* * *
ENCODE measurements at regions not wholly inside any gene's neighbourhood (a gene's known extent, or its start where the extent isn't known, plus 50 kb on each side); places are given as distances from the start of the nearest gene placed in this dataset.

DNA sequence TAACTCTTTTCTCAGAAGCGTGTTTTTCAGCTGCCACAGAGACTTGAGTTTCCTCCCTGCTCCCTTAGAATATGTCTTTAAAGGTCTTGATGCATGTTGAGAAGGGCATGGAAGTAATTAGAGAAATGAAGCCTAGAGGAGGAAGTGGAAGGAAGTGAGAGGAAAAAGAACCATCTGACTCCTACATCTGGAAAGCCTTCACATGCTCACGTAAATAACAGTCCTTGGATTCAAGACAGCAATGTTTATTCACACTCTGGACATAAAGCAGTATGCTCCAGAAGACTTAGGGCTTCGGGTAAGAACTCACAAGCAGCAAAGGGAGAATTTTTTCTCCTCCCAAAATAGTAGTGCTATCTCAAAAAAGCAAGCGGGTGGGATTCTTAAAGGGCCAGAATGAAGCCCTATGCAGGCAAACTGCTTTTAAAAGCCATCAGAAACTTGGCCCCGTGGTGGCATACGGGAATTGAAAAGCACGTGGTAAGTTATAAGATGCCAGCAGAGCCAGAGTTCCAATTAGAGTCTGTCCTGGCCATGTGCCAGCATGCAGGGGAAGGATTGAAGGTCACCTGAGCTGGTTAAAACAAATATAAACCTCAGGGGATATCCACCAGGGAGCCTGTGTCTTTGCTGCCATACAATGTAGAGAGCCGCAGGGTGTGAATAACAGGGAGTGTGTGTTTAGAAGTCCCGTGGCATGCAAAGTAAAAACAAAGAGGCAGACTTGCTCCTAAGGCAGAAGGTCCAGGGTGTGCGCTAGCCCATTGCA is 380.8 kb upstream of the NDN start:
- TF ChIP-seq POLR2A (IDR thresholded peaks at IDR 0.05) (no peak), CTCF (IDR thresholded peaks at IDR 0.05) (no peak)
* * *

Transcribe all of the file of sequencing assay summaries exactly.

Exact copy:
ENCODE measurements at regions not wholly inside any gene's neighbourhood (a gene's known extent, or its start where the extent isn't known, plus 50 kb on each side); places are given as distances from the start of the nearest gene placed in this dataset.

DNA sequence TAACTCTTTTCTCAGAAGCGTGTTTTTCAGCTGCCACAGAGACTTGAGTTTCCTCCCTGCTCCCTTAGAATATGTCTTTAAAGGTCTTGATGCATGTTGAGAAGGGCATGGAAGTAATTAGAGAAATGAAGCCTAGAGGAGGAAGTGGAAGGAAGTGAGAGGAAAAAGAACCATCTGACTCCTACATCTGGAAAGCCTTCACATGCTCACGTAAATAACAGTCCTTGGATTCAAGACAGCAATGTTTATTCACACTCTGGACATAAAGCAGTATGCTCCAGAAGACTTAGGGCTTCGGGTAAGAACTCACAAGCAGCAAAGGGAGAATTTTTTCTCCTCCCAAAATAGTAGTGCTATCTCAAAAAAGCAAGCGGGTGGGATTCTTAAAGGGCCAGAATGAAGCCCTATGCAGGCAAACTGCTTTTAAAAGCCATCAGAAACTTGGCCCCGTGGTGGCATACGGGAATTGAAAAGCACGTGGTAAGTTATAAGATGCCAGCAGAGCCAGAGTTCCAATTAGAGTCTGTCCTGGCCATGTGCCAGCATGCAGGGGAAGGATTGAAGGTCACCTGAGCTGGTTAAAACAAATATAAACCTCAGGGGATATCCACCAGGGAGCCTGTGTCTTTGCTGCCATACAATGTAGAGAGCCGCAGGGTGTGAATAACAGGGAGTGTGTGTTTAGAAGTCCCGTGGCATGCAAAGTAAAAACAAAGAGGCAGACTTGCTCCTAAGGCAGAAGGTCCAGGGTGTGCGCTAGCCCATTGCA is 380.8 kb upstream of the NDN start:
- TF ChIP-seq POLR2A (IDR thresholded peaks at IDR 0.05) (no peak), CTCF (IDR thresholded peaks at IDR 0.05) (no peak)